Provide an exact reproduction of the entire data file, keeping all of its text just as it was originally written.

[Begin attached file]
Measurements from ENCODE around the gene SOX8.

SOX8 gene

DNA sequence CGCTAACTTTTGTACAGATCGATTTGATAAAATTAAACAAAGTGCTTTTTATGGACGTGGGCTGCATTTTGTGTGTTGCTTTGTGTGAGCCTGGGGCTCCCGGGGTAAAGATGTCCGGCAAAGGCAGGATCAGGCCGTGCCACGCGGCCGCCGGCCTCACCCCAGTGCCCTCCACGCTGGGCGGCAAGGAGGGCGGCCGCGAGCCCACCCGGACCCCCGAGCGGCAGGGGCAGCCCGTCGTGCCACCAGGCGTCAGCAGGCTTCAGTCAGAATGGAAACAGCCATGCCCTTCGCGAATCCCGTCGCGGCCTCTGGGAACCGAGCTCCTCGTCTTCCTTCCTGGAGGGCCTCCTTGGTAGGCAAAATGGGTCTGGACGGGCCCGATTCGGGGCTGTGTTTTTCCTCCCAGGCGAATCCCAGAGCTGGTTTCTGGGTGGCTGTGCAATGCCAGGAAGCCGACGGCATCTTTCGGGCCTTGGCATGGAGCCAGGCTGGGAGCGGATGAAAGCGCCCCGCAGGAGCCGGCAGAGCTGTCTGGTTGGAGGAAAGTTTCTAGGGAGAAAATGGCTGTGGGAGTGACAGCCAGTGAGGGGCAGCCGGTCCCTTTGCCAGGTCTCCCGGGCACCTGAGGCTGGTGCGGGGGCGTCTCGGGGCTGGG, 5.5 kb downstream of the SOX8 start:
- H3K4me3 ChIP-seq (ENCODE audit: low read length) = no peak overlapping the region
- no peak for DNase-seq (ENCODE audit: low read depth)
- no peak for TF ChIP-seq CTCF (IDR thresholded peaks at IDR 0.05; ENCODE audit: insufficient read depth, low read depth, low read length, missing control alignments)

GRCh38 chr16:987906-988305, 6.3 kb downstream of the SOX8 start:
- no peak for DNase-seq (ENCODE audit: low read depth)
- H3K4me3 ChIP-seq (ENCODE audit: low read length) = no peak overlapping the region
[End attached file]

Measurements from ENCODE around the gene SOX8.

SOX8 gene

DNA sequence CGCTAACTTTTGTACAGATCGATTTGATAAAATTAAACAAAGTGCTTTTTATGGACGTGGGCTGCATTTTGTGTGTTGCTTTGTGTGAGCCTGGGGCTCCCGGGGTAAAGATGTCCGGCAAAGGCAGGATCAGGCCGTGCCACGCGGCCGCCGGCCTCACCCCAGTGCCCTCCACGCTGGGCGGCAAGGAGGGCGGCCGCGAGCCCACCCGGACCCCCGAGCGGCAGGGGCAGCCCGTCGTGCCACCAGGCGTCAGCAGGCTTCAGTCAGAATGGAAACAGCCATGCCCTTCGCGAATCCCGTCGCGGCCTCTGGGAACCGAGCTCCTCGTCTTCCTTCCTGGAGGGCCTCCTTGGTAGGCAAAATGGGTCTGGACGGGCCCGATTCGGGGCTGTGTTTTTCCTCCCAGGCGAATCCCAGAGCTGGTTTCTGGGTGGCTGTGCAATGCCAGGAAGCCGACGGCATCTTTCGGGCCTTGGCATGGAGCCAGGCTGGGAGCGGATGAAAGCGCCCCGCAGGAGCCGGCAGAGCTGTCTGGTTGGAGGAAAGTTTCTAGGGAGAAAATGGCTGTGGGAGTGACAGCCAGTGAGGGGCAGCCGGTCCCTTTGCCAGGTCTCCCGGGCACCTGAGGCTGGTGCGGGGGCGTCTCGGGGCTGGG, 5.5 kb downstream of the SOX8 start:
- H3K4me3 ChIP-seq (ENCODE audit: low read length) = no peak overlapping the region
- no peak for DNase-seq (ENCODE audit: low read depth)
- no peak for TF ChIP-seq CTCF (IDR thresholded peaks at IDR 0.05; ENCODE audit: insufficient read depth, low read depth, low read length, missing control alignments)

GRCh38 chr16:987906-988305, 6.3 kb downstream of the SOX8 start:
- no peak for DNase-seq (ENCODE audit: low read depth)
- H3K4me3 ChIP-seq (ENCODE audit: low read length) = no peak overlapping the region